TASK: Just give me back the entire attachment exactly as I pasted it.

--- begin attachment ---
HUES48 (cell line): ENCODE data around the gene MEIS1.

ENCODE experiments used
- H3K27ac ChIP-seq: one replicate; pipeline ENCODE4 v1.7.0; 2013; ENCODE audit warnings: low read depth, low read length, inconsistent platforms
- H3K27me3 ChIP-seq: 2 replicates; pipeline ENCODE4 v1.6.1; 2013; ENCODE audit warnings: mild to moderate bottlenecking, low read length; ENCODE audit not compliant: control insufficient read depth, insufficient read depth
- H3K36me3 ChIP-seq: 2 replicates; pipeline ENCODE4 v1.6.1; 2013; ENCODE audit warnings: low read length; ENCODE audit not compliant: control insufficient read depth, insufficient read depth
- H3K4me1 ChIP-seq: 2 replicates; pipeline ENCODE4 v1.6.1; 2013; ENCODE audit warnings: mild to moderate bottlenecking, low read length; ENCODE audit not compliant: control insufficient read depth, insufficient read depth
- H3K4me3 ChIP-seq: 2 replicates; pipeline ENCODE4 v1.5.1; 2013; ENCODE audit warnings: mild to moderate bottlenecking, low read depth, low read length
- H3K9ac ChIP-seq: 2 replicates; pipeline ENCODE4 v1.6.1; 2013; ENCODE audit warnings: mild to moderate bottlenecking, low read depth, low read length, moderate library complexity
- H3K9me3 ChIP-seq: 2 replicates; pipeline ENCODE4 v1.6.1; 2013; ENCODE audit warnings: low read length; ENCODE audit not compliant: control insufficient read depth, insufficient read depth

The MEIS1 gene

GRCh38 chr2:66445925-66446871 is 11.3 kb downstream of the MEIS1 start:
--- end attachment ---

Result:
HUES48 (cell line): ENCODE data around the gene MEIS1.

ENCODE experiments used
- H3K27ac ChIP-seq: one replicate; pipeline ENCODE4 v1.7.0; 2013; ENCODE audit warnings: low read depth, low read length, inconsistent platforms
- H3K27me3 ChIP-seq: 2 replicates; pipeline ENCODE4 v1.6.1; 2013; ENCODE audit warnings: mild to moderate bottlenecking, low read length; ENCODE audit not compliant: control insufficient read depth, insufficient read depth
- H3K36me3 ChIP-seq: 2 replicates; pipeline ENCODE4 v1.6.1; 2013; ENCODE audit warnings: low read length; ENCODE audit not compliant: control insufficient read depth, insufficient read depth
- H3K4me1 ChIP-seq: 2 replicates; pipeline ENCODE4 v1.6.1; 2013; ENCODE audit warnings: mild to moderate bottlenecking, low read length; ENCODE audit not compliant: control insufficient read depth, insufficient read depth
- H3K4me3 ChIP-seq: 2 replicates; pipeline ENCODE4 v1.5.1; 2013; ENCODE audit warnings: mild to moderate bottlenecking, low read depth, low read length
- H3K9ac ChIP-seq: 2 replicates; pipeline ENCODE4 v1.6.1; 2013; ENCODE audit warnings: mild to moderate bottlenecking, low read depth, low read length, moderate library complexity
- H3K9me3 ChIP-seq: 2 replicates; pipeline ENCODE4 v1.6.1; 2013; ENCODE audit warnings: low read length; ENCODE audit not compliant: control insufficient read depth, insufficient read depth

The MEIS1 gene

GRCh38 chr2:66445925-66446871 is 11.3 kb downstream of the MEIS1 start: